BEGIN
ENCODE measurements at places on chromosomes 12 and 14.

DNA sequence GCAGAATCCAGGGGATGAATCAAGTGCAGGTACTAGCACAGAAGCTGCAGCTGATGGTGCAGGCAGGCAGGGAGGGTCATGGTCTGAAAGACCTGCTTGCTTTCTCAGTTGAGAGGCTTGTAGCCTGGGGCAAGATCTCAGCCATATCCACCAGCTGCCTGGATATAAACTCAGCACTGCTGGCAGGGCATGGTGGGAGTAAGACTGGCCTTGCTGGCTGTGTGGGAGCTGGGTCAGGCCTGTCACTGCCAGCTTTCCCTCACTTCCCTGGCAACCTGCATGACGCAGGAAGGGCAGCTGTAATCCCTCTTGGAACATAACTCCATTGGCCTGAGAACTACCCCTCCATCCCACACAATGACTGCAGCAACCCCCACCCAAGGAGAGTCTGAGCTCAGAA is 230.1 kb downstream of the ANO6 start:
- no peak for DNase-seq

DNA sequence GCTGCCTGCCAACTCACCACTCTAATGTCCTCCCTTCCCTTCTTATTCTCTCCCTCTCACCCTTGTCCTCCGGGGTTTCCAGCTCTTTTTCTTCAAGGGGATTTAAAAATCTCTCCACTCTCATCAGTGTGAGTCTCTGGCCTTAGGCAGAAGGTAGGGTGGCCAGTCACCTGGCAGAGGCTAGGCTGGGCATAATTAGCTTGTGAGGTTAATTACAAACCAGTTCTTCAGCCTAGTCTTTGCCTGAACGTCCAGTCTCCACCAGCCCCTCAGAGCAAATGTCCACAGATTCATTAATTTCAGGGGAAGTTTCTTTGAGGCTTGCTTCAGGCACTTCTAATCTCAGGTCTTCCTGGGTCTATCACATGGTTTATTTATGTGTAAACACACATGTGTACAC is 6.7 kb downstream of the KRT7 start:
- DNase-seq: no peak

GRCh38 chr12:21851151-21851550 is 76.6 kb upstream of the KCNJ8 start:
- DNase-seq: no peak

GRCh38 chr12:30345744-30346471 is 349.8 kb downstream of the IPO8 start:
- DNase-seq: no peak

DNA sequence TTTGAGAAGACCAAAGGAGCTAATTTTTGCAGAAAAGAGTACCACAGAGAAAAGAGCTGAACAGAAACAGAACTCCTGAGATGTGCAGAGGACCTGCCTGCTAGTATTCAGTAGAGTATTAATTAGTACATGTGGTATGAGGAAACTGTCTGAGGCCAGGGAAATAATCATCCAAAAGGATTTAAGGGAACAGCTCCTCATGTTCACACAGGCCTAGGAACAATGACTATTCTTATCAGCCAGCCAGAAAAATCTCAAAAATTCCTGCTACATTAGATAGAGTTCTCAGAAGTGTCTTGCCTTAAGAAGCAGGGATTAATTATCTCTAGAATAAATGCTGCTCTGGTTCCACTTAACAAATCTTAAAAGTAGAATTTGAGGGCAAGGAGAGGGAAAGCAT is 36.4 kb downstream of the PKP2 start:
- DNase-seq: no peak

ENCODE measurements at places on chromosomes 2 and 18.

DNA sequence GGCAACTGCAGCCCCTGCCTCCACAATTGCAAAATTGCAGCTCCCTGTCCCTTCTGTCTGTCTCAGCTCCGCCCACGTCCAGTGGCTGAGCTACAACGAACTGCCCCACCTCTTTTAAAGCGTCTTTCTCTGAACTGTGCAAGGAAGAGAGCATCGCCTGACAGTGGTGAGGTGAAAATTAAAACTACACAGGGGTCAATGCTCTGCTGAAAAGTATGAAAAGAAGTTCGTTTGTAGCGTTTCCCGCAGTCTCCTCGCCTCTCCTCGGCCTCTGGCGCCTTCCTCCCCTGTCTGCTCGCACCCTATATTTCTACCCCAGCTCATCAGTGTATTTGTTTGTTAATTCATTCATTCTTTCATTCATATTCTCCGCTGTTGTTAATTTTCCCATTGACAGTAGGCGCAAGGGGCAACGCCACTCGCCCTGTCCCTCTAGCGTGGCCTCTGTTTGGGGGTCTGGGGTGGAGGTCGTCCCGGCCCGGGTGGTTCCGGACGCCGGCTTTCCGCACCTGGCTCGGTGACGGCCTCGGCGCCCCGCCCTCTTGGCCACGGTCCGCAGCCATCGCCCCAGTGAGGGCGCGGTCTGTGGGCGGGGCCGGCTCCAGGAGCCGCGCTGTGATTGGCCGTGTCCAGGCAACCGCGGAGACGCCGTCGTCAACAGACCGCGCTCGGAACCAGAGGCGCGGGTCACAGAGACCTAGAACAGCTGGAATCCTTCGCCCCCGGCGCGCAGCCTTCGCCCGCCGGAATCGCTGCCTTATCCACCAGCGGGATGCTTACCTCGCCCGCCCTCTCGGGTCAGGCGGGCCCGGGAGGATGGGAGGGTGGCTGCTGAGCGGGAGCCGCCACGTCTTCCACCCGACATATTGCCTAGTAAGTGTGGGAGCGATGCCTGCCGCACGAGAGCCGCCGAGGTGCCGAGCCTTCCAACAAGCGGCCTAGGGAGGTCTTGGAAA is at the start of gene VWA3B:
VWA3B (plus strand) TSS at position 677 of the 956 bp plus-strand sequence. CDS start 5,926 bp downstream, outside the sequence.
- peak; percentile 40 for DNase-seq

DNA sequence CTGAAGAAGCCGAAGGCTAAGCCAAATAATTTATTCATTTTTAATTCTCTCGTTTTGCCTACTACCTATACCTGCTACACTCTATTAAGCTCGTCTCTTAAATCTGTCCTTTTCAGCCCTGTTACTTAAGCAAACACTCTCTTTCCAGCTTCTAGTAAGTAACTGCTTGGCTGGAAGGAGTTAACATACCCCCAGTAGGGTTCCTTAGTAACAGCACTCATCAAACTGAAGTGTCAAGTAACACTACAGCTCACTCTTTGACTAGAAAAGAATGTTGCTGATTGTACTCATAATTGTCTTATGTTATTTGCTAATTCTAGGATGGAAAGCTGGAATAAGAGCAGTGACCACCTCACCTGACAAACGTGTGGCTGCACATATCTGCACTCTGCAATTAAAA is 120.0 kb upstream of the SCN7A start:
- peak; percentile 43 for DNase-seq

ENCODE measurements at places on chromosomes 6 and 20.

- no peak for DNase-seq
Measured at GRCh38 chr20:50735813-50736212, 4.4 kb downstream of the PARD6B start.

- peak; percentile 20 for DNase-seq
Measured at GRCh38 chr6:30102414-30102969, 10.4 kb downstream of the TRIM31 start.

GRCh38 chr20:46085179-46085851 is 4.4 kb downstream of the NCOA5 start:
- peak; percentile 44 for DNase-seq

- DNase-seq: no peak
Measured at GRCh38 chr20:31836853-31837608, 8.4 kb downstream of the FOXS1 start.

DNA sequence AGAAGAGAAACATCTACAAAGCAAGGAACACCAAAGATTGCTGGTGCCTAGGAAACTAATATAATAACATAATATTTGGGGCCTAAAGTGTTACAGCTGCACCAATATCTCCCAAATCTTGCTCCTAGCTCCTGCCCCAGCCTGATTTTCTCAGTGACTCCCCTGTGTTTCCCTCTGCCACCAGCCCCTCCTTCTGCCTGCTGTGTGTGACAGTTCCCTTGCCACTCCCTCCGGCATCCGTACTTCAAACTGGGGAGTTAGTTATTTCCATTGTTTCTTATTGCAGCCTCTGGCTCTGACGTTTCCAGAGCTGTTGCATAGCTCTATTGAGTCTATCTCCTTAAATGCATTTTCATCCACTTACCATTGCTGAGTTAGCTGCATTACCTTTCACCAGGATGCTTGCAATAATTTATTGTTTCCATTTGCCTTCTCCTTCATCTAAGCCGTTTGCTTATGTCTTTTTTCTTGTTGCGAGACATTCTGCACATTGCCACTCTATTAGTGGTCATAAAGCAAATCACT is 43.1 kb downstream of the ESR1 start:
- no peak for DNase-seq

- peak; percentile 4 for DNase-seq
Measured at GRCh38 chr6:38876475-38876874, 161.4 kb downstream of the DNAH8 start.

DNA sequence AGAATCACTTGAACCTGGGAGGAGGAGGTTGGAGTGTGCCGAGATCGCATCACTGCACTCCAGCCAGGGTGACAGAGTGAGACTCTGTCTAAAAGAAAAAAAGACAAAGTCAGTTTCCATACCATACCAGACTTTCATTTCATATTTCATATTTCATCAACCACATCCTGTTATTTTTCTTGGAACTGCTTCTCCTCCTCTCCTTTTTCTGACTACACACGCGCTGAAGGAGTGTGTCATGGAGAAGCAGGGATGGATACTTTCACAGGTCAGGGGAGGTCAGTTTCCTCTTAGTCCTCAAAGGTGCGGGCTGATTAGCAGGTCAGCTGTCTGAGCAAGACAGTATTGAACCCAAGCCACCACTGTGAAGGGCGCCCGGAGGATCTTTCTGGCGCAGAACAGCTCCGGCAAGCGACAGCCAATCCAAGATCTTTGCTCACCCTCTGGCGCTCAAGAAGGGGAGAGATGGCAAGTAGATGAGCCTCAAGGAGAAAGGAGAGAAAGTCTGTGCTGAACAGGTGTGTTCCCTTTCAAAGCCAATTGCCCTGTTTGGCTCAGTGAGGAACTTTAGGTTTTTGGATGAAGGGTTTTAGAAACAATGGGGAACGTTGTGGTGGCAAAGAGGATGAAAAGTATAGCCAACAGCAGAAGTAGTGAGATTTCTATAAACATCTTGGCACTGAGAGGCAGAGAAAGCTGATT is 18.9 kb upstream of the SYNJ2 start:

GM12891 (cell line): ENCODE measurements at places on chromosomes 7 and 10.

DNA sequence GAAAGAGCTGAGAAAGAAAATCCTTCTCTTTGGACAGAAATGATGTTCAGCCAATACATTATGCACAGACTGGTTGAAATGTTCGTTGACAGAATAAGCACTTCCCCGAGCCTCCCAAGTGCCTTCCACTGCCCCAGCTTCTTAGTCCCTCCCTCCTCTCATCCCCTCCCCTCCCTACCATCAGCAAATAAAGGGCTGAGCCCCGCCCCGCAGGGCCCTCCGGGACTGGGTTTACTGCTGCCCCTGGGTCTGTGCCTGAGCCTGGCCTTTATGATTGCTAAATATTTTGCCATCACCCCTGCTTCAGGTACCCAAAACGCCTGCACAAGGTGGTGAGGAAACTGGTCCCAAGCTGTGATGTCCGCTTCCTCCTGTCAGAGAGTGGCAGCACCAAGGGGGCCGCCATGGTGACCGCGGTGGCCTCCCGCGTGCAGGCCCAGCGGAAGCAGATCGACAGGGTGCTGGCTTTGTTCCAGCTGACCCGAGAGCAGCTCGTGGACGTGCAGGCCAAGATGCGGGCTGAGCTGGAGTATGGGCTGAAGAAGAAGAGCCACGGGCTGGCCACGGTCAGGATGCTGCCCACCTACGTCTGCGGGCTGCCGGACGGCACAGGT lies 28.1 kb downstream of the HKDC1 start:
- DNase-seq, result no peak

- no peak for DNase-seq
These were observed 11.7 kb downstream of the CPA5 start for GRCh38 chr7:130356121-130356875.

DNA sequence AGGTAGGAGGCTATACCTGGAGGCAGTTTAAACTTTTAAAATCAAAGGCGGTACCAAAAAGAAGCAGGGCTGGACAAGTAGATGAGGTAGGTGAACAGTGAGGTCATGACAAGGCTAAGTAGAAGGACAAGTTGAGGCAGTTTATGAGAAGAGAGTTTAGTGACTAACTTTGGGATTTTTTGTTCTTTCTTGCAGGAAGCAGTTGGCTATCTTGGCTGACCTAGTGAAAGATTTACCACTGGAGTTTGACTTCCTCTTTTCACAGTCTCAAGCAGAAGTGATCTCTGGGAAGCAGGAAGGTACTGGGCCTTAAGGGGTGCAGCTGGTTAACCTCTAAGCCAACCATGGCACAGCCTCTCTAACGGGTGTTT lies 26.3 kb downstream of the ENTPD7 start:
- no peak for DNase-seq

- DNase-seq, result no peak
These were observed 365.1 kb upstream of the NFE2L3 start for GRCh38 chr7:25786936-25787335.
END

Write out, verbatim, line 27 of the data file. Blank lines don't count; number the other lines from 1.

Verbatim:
DNA sequence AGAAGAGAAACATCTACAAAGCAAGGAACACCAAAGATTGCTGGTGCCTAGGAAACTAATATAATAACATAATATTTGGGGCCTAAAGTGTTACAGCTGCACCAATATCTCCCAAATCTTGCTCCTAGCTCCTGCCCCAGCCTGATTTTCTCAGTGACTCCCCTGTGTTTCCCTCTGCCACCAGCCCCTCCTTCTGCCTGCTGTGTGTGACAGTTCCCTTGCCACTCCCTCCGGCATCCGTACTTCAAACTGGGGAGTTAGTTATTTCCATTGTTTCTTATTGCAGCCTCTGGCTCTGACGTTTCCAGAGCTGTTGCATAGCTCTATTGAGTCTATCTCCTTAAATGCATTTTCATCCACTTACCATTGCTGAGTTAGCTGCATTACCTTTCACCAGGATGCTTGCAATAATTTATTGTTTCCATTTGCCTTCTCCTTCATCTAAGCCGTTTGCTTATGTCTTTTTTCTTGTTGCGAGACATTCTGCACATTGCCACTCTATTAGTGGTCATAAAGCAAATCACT is 43.1 kb downstream of the ESR1 start: